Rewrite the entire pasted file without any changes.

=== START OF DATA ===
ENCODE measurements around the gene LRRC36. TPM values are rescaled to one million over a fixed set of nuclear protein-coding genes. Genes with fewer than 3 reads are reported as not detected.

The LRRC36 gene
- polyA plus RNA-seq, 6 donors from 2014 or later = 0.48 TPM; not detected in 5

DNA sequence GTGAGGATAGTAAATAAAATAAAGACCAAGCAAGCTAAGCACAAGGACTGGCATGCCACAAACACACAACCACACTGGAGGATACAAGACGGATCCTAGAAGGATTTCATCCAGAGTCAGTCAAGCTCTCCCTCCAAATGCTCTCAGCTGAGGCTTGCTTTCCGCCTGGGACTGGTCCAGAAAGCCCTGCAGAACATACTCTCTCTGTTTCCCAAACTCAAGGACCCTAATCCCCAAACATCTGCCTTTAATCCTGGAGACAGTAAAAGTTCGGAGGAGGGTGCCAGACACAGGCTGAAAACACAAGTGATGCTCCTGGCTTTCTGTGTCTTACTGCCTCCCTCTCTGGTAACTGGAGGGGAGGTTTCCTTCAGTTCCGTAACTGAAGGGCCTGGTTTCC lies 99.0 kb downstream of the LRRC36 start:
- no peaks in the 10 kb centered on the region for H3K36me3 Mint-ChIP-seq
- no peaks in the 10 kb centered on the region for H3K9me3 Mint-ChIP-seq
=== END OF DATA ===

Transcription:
ENCODE measurements around the gene LRRC36. TPM values are rescaled to one million over a fixed set of nuclear protein-coding genes. Genes with fewer than 3 reads are reported as not detected.

The LRRC36 gene
- polyA plus RNA-seq, 6 donors from 2014 or later = 0.48 TPM; not detected in 5

DNA sequence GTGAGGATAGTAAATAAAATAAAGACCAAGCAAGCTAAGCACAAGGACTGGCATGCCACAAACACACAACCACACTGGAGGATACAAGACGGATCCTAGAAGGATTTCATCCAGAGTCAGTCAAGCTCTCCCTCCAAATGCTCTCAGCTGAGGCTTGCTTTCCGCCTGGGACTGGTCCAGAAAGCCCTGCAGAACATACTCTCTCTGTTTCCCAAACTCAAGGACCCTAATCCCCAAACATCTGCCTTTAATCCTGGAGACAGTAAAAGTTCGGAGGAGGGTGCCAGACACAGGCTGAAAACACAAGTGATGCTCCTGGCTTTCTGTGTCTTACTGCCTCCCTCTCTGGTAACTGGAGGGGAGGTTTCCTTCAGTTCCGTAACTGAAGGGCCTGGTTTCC lies 99.0 kb downstream of the LRRC36 start:
- no peaks in the 10 kb centered on the region for H3K36me3 Mint-ChIP-seq
- no peaks in the 10 kb centered on the region for H3K9me3 Mint-ChIP-seq